ALL GONE  was a great read and a good read about a tough and difficult change taking place in the author’s life.  Alex Witchel is a professional writer for the New York Times and started her career writing magazine interviews of celebrities.  Witchel always added a bit of interest to her interviews by sharing their favorite recipes and foods.  She shares her own deeper family history through a series of yummy recipes included at the end of each chapter.

Witchel’s mother was different from other mother’s in the 1950s.  She received her doctorate in psychology and taught in various colleges in New Jersey.  She had had polio as a child and was very driven to succeed and not let this disease compromise her living fully.  Her mother smoked and put her husband first and was not a terrific cook, and yet she produced a number of traditional Jewish recipes with her own grace and gift for connection.  She was a woman heavily criticized by her own mother who was a marvelous cook and disliked by her mother-in-law who was a fancy cook.  Witchel benefitted from all the cooks in her family and good traditional Jewish foods helped her to bond with her step sons.  The family was bonded by the love shared through these traditions and meals.

ALL GONE  is about the caregiving that boomer children are having to undertake as their parents are living longer and some are experiencing a slow dying process.  The caregivers are experiencing the pressure of maintaining their careers and family at the same time as they are doing all the care and paperwork of a person leaving this earthly realm.  Witchel was able to hire a daytime, fulltime care giver for her mother who was suffering with the onset of dementia. Her mother was depressed and confused and greatly missed her students and work experiences.  She refused to go to adult daycare or participate in senior activities as she grieved the loss of her former self.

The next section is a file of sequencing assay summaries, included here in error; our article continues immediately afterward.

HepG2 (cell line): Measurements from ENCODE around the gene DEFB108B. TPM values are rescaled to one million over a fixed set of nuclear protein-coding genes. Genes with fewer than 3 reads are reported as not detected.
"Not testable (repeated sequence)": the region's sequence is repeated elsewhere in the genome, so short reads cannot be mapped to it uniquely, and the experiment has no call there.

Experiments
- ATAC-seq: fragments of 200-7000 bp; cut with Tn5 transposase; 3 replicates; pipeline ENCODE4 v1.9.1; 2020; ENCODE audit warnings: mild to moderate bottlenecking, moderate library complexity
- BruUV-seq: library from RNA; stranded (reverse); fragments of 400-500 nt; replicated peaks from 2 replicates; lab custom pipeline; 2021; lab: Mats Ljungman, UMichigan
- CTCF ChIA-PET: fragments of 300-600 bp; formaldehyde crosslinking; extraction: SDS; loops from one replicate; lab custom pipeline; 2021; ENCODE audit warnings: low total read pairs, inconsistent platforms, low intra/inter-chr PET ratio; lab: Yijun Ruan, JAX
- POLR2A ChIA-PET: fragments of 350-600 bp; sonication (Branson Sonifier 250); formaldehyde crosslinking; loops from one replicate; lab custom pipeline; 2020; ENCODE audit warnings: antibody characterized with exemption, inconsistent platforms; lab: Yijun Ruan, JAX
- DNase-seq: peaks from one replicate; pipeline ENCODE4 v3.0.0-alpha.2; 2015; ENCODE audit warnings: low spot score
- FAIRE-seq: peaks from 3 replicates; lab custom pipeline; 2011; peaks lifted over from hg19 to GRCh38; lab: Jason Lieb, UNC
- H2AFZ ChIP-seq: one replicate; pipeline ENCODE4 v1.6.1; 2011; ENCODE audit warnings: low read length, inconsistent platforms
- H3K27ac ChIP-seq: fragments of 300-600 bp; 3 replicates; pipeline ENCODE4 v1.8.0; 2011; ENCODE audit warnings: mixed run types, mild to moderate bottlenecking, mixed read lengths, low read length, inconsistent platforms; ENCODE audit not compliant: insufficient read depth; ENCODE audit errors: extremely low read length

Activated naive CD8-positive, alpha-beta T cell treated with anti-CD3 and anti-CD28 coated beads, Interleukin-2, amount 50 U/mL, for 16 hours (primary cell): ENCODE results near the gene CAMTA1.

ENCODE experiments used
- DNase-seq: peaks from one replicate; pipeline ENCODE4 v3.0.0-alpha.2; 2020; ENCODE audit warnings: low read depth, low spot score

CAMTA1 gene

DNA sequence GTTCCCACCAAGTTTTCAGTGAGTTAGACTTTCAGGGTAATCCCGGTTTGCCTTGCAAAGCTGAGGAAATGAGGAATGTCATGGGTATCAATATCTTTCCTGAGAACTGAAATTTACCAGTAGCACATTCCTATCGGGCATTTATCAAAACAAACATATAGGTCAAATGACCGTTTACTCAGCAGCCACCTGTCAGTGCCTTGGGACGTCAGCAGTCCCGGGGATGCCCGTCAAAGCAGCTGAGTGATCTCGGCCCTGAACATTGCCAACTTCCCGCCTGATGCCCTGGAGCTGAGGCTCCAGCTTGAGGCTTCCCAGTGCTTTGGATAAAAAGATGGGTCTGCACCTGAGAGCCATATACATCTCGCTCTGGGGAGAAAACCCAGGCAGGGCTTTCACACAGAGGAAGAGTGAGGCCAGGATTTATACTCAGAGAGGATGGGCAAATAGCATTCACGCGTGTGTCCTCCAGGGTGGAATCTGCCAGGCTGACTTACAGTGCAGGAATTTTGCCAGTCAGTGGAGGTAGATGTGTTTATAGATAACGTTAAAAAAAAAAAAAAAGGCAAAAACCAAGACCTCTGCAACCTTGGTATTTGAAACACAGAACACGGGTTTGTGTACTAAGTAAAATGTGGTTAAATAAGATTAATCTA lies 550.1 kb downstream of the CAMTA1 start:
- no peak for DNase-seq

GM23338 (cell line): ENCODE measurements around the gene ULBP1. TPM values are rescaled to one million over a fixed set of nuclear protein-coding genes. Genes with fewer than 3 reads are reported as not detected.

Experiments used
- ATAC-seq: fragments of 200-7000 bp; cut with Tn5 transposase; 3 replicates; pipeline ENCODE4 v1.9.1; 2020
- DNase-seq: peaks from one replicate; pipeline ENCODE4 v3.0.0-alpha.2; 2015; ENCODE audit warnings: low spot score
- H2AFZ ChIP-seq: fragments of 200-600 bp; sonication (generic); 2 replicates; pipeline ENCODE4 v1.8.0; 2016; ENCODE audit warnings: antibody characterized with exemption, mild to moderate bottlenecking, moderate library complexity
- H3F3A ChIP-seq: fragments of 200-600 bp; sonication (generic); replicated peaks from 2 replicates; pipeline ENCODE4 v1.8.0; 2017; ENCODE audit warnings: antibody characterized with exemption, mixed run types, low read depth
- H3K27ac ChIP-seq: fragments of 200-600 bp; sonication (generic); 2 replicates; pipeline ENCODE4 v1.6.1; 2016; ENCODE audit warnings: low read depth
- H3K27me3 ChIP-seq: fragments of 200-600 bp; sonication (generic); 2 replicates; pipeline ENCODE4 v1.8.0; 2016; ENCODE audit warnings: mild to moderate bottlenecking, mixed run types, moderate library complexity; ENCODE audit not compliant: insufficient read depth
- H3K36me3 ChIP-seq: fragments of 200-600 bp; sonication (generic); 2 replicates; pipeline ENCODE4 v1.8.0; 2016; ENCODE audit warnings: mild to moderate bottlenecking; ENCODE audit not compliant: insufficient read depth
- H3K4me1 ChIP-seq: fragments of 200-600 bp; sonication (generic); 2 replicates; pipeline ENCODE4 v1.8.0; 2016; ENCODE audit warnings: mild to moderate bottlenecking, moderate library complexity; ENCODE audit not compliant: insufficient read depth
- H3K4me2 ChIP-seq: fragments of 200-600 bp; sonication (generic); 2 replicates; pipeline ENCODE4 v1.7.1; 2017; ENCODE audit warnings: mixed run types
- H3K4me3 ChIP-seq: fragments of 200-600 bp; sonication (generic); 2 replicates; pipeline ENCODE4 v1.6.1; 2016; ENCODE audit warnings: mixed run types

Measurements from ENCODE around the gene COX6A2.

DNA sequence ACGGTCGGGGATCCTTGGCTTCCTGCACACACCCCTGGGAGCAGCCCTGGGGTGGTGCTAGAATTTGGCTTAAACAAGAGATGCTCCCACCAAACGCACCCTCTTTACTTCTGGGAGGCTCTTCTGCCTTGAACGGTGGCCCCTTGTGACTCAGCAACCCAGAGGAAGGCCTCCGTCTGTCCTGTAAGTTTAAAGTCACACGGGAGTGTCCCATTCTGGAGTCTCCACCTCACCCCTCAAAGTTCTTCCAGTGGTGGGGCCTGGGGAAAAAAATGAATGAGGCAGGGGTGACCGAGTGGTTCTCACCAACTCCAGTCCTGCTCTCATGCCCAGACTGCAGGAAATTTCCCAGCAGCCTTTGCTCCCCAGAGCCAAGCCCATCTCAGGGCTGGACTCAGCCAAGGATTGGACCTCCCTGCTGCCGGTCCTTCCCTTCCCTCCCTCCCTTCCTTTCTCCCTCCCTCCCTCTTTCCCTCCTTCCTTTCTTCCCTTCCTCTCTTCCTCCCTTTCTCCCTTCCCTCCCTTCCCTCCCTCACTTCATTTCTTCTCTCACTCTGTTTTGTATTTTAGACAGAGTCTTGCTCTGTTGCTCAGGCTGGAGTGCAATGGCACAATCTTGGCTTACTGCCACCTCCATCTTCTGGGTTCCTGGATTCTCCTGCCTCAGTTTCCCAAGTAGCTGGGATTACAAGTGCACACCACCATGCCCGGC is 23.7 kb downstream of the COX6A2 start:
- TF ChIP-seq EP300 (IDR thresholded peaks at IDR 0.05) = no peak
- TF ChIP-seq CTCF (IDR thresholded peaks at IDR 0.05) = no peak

The publisher’s blurb that came with the book said – “that she uses that voice – consistently frank, bittersweet and often funny – to provide an intimate look at increasingly familiar form of heartbreak – caring and grieving for an ailing parent.”

Only barely touched upon in All Gone, is the realization that the Medicare and pension programs that their parents received will not be there for their departure.  One is confronted with that as they are packing up the house and moving parents to apartments and assisted living centers, it is almost a daily reminder was one has to leave work for emergencies and doctor’s appointments  and loose precious income in their own  nest eggs.   Witchel has a good career and employed supportive spouse so she is able to only briefly share concerns in this area and she was able to pay for the needed caregivers and support workers.

What is important is Witchel’s sharing of the toll the grieving process takes upon a person when it is a drawn out dying process and not a sudden intrusion or change.   It is an amazing story of how one understands when the mind is gone and the body is still performing – it is only the tradition foods which keep the connection and the love bonded.

The book was a comfort to me as my mother was teaching and working when I grew up too, she was not a terrific cook, and though her mind was sharp and vigorous to the very end (her body gave up first) it is also her recipe box that I keep and use often.  I have translated her traditional recipes into gluten free and organic and they bring comfort and connection to our table.